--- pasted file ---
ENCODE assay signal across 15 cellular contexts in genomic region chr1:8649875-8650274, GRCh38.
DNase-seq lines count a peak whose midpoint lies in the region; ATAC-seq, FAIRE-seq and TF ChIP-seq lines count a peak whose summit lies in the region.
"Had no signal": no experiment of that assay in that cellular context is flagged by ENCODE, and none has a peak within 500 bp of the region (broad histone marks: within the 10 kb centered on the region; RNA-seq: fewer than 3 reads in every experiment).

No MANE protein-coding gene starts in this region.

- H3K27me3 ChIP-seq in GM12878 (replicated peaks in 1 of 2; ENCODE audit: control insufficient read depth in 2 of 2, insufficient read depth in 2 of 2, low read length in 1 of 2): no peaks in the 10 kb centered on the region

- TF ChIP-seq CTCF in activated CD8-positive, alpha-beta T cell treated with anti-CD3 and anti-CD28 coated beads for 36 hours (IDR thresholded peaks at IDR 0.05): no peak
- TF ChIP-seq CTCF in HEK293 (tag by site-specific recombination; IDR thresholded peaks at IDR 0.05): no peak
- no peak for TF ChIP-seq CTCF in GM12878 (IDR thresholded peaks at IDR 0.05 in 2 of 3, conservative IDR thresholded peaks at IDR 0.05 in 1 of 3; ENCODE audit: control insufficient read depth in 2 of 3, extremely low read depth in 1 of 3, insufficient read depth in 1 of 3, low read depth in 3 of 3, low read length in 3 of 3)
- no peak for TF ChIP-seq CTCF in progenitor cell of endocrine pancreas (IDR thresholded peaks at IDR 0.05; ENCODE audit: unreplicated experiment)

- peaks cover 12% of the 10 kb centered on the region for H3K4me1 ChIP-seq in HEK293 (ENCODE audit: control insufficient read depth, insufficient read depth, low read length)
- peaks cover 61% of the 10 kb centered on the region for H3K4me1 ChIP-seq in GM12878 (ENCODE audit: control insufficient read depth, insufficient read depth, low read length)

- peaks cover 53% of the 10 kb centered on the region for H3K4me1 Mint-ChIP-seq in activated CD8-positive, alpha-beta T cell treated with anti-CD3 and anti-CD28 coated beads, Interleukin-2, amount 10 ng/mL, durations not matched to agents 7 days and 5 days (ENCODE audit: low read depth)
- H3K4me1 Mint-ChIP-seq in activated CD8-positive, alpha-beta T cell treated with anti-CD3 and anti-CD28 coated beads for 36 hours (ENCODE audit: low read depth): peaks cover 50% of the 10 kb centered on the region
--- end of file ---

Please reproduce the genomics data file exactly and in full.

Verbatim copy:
ENCODE assay signal across 15 cellular contexts in genomic region chr1:8649875-8650274, GRCh38.
DNase-seq lines count a peak whose midpoint lies in the region; ATAC-seq, FAIRE-seq and TF ChIP-seq lines count a peak whose summit lies in the region.
"Had no signal": no experiment of that assay in that cellular context is flagged by ENCODE, and none has a peak within 500 bp of the region (broad histone marks: within the 10 kb centered on the region; RNA-seq: fewer than 3 reads in every experiment).

No MANE protein-coding gene starts in this region.

- H3K27me3 ChIP-seq in GM12878 (replicated peaks in 1 of 2; ENCODE audit: control insufficient read depth in 2 of 2, insufficient read depth in 2 of 2, low read length in 1 of 2): no peaks in the 10 kb centered on the region

- TF ChIP-seq CTCF in activated CD8-positive, alpha-beta T cell treated with anti-CD3 and anti-CD28 coated beads for 36 hours (IDR thresholded peaks at IDR 0.05): no peak
- TF ChIP-seq CTCF in HEK293 (tag by site-specific recombination; IDR thresholded peaks at IDR 0.05): no peak
- no peak for TF ChIP-seq CTCF in GM12878 (IDR thresholded peaks at IDR 0.05 in 2 of 3, conservative IDR thresholded peaks at IDR 0.05 in 1 of 3; ENCODE audit: control insufficient read depth in 2 of 3, extremely low read depth in 1 of 3, insufficient read depth in 1 of 3, low read depth in 3 of 3, low read length in 3 of 3)
- no peak for TF ChIP-seq CTCF in progenitor cell of endocrine pancreas (IDR thresholded peaks at IDR 0.05; ENCODE audit: unreplicated experiment)

- peaks cover 12% of the 10 kb centered on the region for H3K4me1 ChIP-seq in HEK293 (ENCODE audit: control insufficient read depth, insufficient read depth, low read length)
- peaks cover 61% of the 10 kb centered on the region for H3K4me1 ChIP-seq in GM12878 (ENCODE audit: control insufficient read depth, insufficient read depth, low read length)

- peaks cover 53% of the 10 kb centered on the region for H3K4me1 Mint-ChIP-seq in activated CD8-positive, alpha-beta T cell treated with anti-CD3 and anti-CD28 coated beads, Interleukin-2, amount 10 ng/mL, durations not matched to agents 7 days and 5 days (ENCODE audit: low read depth)
- H3K4me1 Mint-ChIP-seq in activated CD8-positive, alpha-beta T cell treated with anti-CD3 and anti-CD28 coated beads for 36 hours (ENCODE audit: low read depth): peaks cover 50% of the 10 kb centered on the region